Friday, April 19, 2013

How I Search on FamilySearch - Post 1: Global Searches

I had several reader comments on my blog post, Is FamilySearch De-emphasizing Genealogical Research?, in my email, and in Google+ and Facebook that indicated the commenters needed help in how to search on  

There are three different ways that I use to search on FamilySearch, and it depends on my search goal and the availability of indexing specific databases:

I will address each of these three ways in a separate blog post.

For the Global Search, I start on the FamilySearch Search page ( I entered only a first name (Isaac) and a last name (Seaver) in the search fields:

I could have checked the small check boxes next to the names to make the search "exact."  I could have clicked on any of the other fields on this page (location, life event, relationships) and enter more data into the fields provided (clicking on a blue link on the screen above opens more fields for data entry).

I clicked on the "Search" button on the page (not shown in the screen above) and saw the record matches:

Since I searched only for a given name and a last name, and not "exact," I got 6,600 matches.  There is a "Refine your search" box on the left side of the screen above, and I added a birthplace (Massachusetts) and a birth year range (1820 to 1825) to the search criteria, and clicked on the blue "Search" button:

Now there are only 20 matches, and I can investigate each of them by clicking on the name on the match list (which opens a record summary) or by clicking on the down arrow on the right side of each entry, which opens a record summary without opening another window.  Here is a screen shot that shows what happens when I click the down arrow for the first entry on the list above:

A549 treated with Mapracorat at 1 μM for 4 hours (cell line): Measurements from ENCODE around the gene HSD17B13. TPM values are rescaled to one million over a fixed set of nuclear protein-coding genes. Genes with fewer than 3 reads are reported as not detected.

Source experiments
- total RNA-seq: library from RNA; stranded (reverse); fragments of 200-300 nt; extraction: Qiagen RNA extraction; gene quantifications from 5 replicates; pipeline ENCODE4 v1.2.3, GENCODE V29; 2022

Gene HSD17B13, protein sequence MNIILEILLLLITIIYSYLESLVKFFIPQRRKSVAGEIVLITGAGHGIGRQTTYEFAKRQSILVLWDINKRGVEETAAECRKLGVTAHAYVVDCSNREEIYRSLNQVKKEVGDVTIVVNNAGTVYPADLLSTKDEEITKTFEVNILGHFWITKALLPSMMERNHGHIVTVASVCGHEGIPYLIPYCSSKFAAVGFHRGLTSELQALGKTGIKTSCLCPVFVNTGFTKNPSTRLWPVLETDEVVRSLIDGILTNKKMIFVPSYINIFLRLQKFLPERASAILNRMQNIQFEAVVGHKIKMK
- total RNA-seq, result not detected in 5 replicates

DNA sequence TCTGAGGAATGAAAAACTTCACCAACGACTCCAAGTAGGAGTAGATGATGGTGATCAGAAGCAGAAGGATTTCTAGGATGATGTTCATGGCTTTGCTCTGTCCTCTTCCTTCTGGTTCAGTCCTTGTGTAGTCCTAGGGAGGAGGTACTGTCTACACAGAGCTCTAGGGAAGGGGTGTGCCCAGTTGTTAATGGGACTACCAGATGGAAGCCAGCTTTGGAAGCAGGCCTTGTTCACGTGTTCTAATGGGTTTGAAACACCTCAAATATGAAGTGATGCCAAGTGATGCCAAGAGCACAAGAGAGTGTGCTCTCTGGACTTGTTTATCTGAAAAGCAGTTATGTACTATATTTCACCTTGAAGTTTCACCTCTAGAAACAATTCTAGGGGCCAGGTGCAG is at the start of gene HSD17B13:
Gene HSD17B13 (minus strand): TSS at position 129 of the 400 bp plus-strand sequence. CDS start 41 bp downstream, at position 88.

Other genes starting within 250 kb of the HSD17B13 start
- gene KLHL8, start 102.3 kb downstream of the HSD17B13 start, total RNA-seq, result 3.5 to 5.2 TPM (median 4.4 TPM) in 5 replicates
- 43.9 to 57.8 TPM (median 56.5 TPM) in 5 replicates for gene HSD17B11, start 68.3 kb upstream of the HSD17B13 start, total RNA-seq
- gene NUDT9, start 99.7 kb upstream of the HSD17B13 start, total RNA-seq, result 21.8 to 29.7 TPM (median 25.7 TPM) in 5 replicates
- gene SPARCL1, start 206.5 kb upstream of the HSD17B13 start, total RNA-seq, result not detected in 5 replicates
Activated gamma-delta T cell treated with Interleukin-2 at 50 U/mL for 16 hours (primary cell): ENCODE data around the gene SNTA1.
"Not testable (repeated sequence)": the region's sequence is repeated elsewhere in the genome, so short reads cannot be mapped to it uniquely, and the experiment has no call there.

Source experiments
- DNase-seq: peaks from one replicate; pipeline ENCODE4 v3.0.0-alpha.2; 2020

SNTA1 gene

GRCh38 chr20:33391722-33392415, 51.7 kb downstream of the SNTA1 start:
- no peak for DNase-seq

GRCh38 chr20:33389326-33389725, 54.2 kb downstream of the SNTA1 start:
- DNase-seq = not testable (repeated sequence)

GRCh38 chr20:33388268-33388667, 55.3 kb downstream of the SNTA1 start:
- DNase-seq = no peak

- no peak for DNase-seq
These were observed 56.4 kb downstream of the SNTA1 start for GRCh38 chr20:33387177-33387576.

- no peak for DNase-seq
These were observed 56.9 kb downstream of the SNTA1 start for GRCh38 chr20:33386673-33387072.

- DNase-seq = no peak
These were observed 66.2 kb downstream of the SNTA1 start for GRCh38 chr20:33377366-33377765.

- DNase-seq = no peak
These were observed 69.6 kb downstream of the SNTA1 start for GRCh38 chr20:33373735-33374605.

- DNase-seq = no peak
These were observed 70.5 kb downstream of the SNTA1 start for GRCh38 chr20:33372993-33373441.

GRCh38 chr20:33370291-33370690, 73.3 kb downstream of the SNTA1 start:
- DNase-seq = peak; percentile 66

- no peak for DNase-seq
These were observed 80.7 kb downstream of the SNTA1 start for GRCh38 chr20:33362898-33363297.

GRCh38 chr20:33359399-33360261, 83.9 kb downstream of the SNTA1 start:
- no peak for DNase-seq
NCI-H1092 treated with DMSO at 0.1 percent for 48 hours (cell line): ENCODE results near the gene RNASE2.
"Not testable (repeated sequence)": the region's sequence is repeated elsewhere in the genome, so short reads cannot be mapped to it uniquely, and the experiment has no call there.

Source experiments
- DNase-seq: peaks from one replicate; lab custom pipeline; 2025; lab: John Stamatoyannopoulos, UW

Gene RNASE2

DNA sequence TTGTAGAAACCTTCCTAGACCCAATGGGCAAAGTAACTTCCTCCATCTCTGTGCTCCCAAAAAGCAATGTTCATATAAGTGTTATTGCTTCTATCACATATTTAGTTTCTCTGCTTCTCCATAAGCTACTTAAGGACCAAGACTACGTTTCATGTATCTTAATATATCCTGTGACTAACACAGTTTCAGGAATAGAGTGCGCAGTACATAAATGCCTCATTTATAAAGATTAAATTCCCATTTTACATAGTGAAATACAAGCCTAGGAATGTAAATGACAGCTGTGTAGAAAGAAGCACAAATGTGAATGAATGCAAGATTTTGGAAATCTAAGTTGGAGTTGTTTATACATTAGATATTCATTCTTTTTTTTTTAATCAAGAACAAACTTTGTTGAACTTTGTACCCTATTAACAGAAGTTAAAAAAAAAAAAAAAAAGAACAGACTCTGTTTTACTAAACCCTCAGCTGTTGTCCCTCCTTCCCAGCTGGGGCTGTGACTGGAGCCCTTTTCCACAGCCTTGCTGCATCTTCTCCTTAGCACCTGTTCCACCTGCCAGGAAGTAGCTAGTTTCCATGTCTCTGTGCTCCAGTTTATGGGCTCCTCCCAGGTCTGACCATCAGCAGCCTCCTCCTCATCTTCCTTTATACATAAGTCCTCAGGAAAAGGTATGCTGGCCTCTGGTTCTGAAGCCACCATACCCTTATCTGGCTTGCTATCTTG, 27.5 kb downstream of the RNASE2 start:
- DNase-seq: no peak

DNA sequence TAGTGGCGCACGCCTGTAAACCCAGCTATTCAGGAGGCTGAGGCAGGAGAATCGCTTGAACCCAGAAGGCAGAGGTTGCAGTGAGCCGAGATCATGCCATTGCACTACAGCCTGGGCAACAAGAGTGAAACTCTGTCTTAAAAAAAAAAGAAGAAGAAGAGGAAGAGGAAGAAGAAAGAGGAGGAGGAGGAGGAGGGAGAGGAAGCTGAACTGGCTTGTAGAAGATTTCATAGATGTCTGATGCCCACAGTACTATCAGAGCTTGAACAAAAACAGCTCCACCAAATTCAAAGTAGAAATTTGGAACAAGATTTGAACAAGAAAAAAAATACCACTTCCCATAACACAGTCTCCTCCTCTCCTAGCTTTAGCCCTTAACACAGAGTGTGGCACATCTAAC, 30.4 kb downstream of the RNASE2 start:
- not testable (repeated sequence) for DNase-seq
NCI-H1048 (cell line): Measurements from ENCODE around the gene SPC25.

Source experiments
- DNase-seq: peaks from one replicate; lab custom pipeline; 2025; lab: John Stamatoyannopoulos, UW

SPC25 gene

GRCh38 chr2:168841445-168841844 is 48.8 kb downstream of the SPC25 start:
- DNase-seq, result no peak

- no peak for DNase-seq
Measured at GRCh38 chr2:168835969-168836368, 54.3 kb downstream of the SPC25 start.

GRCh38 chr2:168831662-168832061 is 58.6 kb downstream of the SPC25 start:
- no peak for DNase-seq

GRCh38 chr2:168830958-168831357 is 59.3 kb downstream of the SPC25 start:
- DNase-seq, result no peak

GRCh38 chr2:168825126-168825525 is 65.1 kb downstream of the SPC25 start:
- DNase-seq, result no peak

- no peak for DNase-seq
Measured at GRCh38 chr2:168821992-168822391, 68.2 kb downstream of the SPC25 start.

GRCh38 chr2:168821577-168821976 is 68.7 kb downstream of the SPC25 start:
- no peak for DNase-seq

As you can see, the indexed data for that specific match opens in a dropdown menu without opening a new window.  I can then judge whether I want to explore this record further (e.g., see, print or save the record image, if available).

This is only one way to search for records on FamilySearch.  I use it when I want to find all of the records for a specific person.  Adding information on location, life events or relationships really helps to narrow the search.  Adding the "exact" check boxes really helps also, as long as the name in the record is spelled as you have entered it.  

FamilySearch does permit wild cards, so I search with them when I cannot find records for my person of interest.  

I will address the Search a specific Indexed Record Collection in my next post in this series.

Copyright (c) 2013, Randall J. Seaver

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